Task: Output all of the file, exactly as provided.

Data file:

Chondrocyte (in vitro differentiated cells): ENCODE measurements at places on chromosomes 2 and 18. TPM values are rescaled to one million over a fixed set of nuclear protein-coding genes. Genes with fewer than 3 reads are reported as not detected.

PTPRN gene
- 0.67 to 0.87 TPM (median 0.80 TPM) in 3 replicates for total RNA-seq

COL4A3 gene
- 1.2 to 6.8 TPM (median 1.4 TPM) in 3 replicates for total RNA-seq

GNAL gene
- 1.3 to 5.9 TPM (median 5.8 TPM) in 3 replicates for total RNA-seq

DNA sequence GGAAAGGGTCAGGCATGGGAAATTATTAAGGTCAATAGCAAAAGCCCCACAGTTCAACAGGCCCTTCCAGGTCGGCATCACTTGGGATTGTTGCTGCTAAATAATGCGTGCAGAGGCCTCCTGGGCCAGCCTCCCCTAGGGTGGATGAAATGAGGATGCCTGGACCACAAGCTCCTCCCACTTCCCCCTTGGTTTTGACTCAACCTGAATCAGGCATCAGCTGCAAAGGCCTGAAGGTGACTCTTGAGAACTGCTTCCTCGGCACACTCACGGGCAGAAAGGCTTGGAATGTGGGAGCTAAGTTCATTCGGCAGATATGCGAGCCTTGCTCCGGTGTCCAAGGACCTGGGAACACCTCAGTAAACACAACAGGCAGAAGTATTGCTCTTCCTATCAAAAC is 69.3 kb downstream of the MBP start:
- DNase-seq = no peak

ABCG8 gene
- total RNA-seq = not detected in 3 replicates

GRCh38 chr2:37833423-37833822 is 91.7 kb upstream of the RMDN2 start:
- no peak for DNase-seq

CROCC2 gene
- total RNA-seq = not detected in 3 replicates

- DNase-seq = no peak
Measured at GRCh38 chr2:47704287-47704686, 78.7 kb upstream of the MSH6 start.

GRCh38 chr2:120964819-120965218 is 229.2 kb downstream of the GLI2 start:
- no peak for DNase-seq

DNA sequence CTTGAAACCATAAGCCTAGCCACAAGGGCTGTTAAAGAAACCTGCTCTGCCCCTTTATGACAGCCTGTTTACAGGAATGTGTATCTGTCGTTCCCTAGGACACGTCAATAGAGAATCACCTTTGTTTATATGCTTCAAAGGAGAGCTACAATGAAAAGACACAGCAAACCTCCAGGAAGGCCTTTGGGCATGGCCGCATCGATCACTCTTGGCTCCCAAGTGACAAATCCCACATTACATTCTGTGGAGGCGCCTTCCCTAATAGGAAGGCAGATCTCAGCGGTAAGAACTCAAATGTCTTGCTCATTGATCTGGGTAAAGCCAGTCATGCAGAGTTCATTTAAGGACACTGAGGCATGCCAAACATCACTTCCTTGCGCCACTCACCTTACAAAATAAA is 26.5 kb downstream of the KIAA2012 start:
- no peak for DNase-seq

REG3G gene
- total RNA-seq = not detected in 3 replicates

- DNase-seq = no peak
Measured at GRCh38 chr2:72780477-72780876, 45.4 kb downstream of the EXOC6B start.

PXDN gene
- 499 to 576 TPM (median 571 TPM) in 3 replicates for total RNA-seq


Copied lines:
Chondrocyte (in vitro differentiated cells): ENCODE measurements at places on chromosomes 2 and 18. TPM values are rescaled to one million over a fixed set of nuclear protein-coding genes. Genes with fewer than 3 reads are reported as not detected.

PTPRN gene
- 0.67 to 0.87 TPM (median 0.80 TPM) in 3 replicates for total RNA-seq

COL4A3 gene
- 1.2 to 6.8 TPM (median 1.4 TPM) in 3 replicates for total RNA-seq

GNAL gene
- 1.3 to 5.9 TPM (median 5.8 TPM) in 3 replicates for total RNA-seq

DNA sequence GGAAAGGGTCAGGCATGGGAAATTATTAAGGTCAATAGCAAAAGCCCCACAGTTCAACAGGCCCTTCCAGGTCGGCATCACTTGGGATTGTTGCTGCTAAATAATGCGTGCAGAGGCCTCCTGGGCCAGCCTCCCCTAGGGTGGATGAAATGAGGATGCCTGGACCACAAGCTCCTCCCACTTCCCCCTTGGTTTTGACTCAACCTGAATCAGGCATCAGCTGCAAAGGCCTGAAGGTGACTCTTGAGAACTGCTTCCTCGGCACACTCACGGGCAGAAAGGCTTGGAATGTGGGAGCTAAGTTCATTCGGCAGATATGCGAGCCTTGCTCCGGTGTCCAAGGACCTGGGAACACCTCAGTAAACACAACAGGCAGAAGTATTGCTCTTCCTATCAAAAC is 69.3 kb downstream of the MBP start:
- DNase-seq = no peak

ABCG8 gene
- total RNA-seq = not detected in 3 replicates

GRCh38 chr2:37833423-37833822 is 91.7 kb upstream of the RMDN2 start:
- no peak for DNase-seq

CROCC2 gene
- total RNA-seq = not detected in 3 replicates

- DNase-seq = no peak
Measured at GRCh38 chr2:47704287-47704686, 78.7 kb upstream of the MSH6 start.

GRCh38 chr2:120964819-120965218 is 229.2 kb downstream of the GLI2 start:
- no peak for DNase-seq

DNA sequence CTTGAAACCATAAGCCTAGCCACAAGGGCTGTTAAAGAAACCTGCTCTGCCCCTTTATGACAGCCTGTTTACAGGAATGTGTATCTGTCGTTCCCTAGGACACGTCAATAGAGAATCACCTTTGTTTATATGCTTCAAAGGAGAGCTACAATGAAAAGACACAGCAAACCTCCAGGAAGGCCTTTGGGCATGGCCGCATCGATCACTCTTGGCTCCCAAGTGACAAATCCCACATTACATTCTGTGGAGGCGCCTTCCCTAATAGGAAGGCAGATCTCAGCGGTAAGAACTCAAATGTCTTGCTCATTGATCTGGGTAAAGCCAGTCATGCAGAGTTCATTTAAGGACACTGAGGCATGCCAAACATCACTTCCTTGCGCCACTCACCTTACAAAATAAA is 26.5 kb downstream of the KIAA2012 start:
- no peak for DNase-seq

REG3G gene
- total RNA-seq = not detected in 3 replicates

- DNase-seq = no peak
Measured at GRCh38 chr2:72780477-72780876, 45.4 kb downstream of the EXOC6B start.

PXDN gene
- 499 to 576 TPM (median 571 TPM) in 3 replicates for total RNA-seq